Things I do miss:

Storming past club riders up any local hill. 8) For a year I was King of the Mountains and it felt like I had Wiggo as my invisible stoker.




Kim

  • Timelord
Re: More power, Igor! (ICE trike with Falco e-motor)
« Reply #20 on: November 20, 2013, 09:25:01 pm »
This is fascinating, I've been watching Falco with interest and very much like the open source nature of their product which is the exact opposite to Bionx.

While they're being sensible about standards, and seem happy enough to answer questions, I do feel they could make more of an effort in provision of docs and specifications.  I received no documents whatsoever from Team Hybrid, and only had what I could find on the Falco website to go on.  No doubt this will improve with time.

While it's good to see that they've used a standard connector for the battery supply (Delphi Metripack something or other - they supplied the mating connector as part of the kit, which saved me having to work out what size), the data connectors for the Ant+ dongle and crank sensor / throttle are proprietary, as is (frustratingly) the connector between the console and the assistance level buttons (which is also used to charge the console battery).  I had to splice the cable to extend it.

I've no idea how (if at all) an end user is supposed to go about tweaking parameters in the motor controller, other than you'll probably need an unobtainium serial cable to do it.  Not really a problem for us, but...


Quote
The drag of the motor in the hub really limits the wheeee factor down hills although it makes a great drag brake in regen mode. However, regen mode is pants and puts sod all back in the battery.

I don't have anything to compare it to, but I'm quite impressed by how little drag there seems to be from the Falco motor when it isn't doing anything.  The trike's never been particularly fast down hills, though, and having 10kg of battery on the rear rack does limit how much you want to let it go if there's cornering involved.


Quote
It undermines the simplicity of cycling. I don't own a car and, while I'm very comfortable with the technology, e-assist adds a whole level of complexity that I didn't warm to and eventually began to resent. Call it the faff-factor.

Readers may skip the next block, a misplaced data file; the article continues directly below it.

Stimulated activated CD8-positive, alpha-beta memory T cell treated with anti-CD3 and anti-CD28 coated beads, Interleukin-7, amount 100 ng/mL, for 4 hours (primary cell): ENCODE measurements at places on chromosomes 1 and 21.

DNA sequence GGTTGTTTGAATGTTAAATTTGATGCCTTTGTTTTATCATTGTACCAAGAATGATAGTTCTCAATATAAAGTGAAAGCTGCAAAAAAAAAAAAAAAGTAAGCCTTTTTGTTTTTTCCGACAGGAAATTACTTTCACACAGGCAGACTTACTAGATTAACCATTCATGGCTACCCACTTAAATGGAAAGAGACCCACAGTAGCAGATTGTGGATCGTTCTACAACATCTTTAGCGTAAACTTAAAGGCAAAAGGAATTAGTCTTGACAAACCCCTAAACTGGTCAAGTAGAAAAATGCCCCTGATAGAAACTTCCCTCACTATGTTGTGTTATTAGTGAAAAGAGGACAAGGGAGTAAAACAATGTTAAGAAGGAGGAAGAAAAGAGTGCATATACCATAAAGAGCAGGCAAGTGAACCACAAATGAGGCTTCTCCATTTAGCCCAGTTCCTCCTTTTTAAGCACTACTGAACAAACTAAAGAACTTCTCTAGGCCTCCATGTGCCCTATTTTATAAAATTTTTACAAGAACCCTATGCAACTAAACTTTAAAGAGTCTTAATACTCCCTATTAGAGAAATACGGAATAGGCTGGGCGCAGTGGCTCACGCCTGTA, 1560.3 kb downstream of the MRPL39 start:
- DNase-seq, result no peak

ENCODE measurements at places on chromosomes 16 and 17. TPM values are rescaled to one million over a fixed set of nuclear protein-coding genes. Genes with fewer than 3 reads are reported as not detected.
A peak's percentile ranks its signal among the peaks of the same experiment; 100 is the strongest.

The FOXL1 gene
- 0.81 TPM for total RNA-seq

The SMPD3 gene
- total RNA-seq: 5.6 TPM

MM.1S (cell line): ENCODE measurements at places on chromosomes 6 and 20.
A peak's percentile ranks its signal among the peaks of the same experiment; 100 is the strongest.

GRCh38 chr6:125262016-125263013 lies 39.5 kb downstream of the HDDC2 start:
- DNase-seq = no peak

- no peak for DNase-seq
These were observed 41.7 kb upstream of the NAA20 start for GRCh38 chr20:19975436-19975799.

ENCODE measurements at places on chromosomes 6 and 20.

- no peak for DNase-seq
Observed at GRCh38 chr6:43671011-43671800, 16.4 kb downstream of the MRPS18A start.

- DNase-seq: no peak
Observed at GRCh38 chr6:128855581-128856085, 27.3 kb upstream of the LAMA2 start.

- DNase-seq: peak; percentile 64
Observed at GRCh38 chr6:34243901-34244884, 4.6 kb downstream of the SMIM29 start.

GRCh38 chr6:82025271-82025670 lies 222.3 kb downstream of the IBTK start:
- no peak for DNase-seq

We have a fairly high faff-factor already, with getting the trike through the door and the FMGenie and so on, so adding electric assist to the mix doesn't seem to be a big difference in overall faff.  I've deliberately specced the battery to last longer than barakta was capable of riding at her un-assisted peak last year, so running out of power shouldn't be an issue under normal circumstances.

Would I want a motor on one of my own bikes?  It's early days, but probably not.  I'm perfectly capable of riding up bastard hills in a reasonable, if underwhelming amount of time.  Realistically, as more or less able-bodied cyclist, I'd only consider it to improve the acceleration of a cargo cycle, or if I had a commute that I needed to be presentable at the end of (I can't cycle without getting soaked in sweat).


Quote
Things I do miss:

Storming past club riders up any local hill. 8) For a year I was King of the Mountains and it felt like I had Wiggo as my invisible stoker.

Have recumbent, will save that for the right terrain :)
To ride the Windcheetah, first, you must embrace the cantilever...

zigzag

  • unfuckwithable
Re: More power, Igor! (ICE trike with Falco e-motor)
« Reply #21 on: November 20, 2013, 09:37:46 pm »
wow, superb result Kim! an impressive and unique machine.

Re: More power, Igor! (ICE trike with Falco e-motor)
« Reply #22 on: November 20, 2013, 11:30:56 pm »
And the yACF fettling of the year decade award goes to Kim :thumbsup:.

The decade isn't over yet.
I'm sure that Kim has an early prototype of a thorium powered device undergoing tests in a Selly Oak squash court as I type this  ;D


Kim

  • Timelord
Re: More power, Igor! (ICE trike with Falco e-motor)
« Reply #23 on: November 20, 2013, 11:34:31 pm »
I'm sure that Kim has an early prototype of a thorium powered device undergoing tests in a Selly Oak squash court as I type this  ;D

Edgbaston tennis court, actually.  ;D
To ride the Windcheetah, first, you must embrace the cantilever...

Re: More power, Igor! (ICE trike with Falco e-motor)
« Reply #24 on: November 20, 2013, 11:35:46 pm »
Awesum, just awesum